Her Brush With Business

Published 5 years ago

As a teenager, Mabel Ledwaba turned her bedroom into a beauty parlor. Today, her brand has made a mark on the local beauty industry.

An 83km drive to the  industrialized Vanderbijlpark in the southern parts of Johannesburg presents an undulating green and brown landscape.

In the midst of all the dullness, we are greeted on arrival by a well-groomed beauty entrepreneur in this town in South Africa’s Highveld.


Like an Egyptian goddess, make-up artist Mabel Ledwaba glides in, in a full-length, draped black dress, and recollects her entrepreneurial journey.

“It was a long ten years of trial and error,” says Ledwaba, arching her well-shaped brows.

Ledwaba, who initially planned on opening a nail and eyelash bar, founded a make-up line that is today worth over R2.5 million ($181,000), and has a presence in all nine provinces of South Africa.

Havillah Beauty makeup products by Mabel Ledwaba. Picture: Gypseenia Lion

The transition from employee to employer took six months before Havillah Beauty officially launched in 2008.


In just two years, the business grew from occupying 20 square meters to a 50-square meter establishment in a commercial office space.

“You can have a business plan but you never stick to it,” Ledwaba says.

Tapping into a market at a time when international cosmetics dominated in South Africa, Ledwaba was determined to make a mark as a local brand.

With a dream and passion for business, as a teenager, the township beauty queen converted her bedroom into a beauty parlor.


The informal business operated from Monday to Saturday when she would return from school, without extra time for social activities.

“You prepare them [clients] to go see their boyfriends and to go to the clubs. It kept me out of mischief,” she says.

As her popularity grew throughout her community, she took her talent beyond the streets, and she pursued a qualification in cosmetology. She also honed her talent for hair-dressing, infusing a local feel to different hair textures and styles.

“I gave them that township feel of doing hair in a white salon. I remember I was the highest paid because everyone got paid on commission, and everybody wanted me to do their hair. That, as well, taught me business skills. I saw the professional side,” she says.


With a starting capital of R80,000 ($5,700) that she received from her husband, she never looked back.

Importing the make-up products from Germany, Ledwaba mixes the powder pigments to cater for the African market.

“Reach out in aggressive marketing; reach out in terms of being aggressive where you make sure they feel and they touch the product. They will not buy the product based on trust, they will buy it because you have given them enough proof that it works. An international brand, they buy on trust but with us, they buy based on proven facts, so we have to do double the work,” she says.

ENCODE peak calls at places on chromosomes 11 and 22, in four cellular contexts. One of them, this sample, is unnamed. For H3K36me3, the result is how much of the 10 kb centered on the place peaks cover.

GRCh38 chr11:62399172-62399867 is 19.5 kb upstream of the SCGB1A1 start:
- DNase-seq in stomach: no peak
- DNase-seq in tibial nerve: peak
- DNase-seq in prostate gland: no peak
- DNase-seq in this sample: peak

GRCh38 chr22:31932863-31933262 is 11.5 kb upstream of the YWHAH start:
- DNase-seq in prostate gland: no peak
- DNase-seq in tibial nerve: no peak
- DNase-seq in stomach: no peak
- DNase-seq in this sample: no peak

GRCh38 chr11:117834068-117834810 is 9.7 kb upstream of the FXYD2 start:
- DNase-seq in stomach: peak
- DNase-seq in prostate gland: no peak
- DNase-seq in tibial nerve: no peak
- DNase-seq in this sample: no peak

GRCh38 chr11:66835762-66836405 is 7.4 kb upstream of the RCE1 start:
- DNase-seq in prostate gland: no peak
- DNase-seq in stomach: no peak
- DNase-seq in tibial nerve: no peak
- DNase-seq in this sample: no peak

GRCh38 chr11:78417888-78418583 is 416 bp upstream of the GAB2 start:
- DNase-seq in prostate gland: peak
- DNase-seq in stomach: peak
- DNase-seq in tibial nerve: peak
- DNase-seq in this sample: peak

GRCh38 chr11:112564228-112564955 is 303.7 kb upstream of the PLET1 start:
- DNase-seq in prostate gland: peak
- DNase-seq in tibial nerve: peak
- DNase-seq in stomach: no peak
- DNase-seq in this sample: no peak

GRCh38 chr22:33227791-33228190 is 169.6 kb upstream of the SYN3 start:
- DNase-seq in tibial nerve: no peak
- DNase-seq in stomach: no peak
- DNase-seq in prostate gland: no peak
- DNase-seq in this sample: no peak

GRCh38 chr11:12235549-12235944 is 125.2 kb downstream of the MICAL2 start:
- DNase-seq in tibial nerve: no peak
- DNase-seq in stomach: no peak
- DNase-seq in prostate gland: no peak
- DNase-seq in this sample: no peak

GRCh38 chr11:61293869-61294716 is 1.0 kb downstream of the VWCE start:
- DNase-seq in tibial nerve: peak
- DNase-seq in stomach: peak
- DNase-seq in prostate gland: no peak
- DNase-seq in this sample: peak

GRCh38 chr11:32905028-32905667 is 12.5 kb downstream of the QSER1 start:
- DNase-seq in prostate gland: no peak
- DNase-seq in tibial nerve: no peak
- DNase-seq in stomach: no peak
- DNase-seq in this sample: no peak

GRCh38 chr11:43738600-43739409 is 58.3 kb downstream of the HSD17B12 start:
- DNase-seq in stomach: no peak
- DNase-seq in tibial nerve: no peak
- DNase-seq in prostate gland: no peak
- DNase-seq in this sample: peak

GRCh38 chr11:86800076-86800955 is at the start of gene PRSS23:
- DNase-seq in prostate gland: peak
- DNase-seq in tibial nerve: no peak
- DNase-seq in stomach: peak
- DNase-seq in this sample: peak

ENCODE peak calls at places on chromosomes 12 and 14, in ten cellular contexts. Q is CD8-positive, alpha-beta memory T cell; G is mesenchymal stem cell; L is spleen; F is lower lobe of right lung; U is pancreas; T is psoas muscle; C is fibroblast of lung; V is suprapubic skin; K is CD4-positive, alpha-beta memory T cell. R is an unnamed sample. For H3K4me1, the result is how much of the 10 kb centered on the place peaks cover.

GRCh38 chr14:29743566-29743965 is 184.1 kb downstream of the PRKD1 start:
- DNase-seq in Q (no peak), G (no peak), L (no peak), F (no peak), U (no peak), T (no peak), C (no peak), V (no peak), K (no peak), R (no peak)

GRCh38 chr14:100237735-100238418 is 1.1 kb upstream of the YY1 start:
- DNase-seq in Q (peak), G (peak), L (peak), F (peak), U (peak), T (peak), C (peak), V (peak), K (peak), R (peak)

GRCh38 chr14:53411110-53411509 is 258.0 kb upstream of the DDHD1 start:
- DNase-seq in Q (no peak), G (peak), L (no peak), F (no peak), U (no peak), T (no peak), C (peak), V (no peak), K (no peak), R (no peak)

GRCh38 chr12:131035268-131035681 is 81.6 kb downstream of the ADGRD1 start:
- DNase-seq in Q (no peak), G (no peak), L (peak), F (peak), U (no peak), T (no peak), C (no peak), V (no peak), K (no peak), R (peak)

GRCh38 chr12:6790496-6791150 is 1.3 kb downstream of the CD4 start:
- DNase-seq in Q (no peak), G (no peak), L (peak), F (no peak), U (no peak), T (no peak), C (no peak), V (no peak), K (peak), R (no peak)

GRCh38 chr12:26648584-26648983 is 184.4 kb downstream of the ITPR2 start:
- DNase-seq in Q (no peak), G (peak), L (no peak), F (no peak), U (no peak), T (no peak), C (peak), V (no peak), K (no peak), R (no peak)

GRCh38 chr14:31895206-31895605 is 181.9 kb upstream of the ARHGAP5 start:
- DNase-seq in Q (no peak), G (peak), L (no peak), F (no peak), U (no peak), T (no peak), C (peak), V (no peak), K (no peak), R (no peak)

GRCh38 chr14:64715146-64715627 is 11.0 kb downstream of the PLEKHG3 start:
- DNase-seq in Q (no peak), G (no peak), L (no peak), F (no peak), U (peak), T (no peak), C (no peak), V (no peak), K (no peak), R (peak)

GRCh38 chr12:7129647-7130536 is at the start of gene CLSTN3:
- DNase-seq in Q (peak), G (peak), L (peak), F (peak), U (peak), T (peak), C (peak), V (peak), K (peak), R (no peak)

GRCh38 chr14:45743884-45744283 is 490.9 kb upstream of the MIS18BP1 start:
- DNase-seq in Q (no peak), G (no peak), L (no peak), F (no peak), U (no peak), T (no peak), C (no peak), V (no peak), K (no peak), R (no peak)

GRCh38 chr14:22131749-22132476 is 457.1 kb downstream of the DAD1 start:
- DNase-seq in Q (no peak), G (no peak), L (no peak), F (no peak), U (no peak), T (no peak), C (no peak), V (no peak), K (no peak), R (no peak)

“We do not manufacture from scratch, but we are mainly responsible for the colors we mix. We have a supplier in Germany, who supplies other brands. We tell them to mix the colors in a specific way so that we have our colors,” she adds.


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Testing the market in a Johannesburg mall paved the way for business development and strategies.

Online and pop-up stores propelled the brand into a competitive market.

In a market research report on the cosmetics industry in South Africa 2017, published by ReportLinker, “the value of the sector, which includes the manufacture of cosmetics, perfumes and other personal care preparations, is estimated to have grown to R27.35 billion at retail level and R19.69 billion at manufacturing level”.


“What feeling do you get when you see somebody you have applied make-up on and their face just shines,” asks Ledwaba as she turns the mirror in our direction.

She also imparts her know-how to other aspirants in the industry, adding value to the skills of young people.

Makgotso Mpalakanye, a 22-year-old make-up artist who works on South African soapie Generations The Legacy, had completed a course at Havillah Beauty.

“I started doing make-up at a young age, and I took it seriously at the age of 20. I was lucky to find a lady who took me to school and paid my fees,” Mpalakanye says, who now has an academic understanding of the beauty industry.

“It helps you improve and know different make-up types,” she attests.

As Ledwaba’s business continues to grow, her determination to develop a culture of entrepreneurship in the make-up industry is showing no signs of fading away.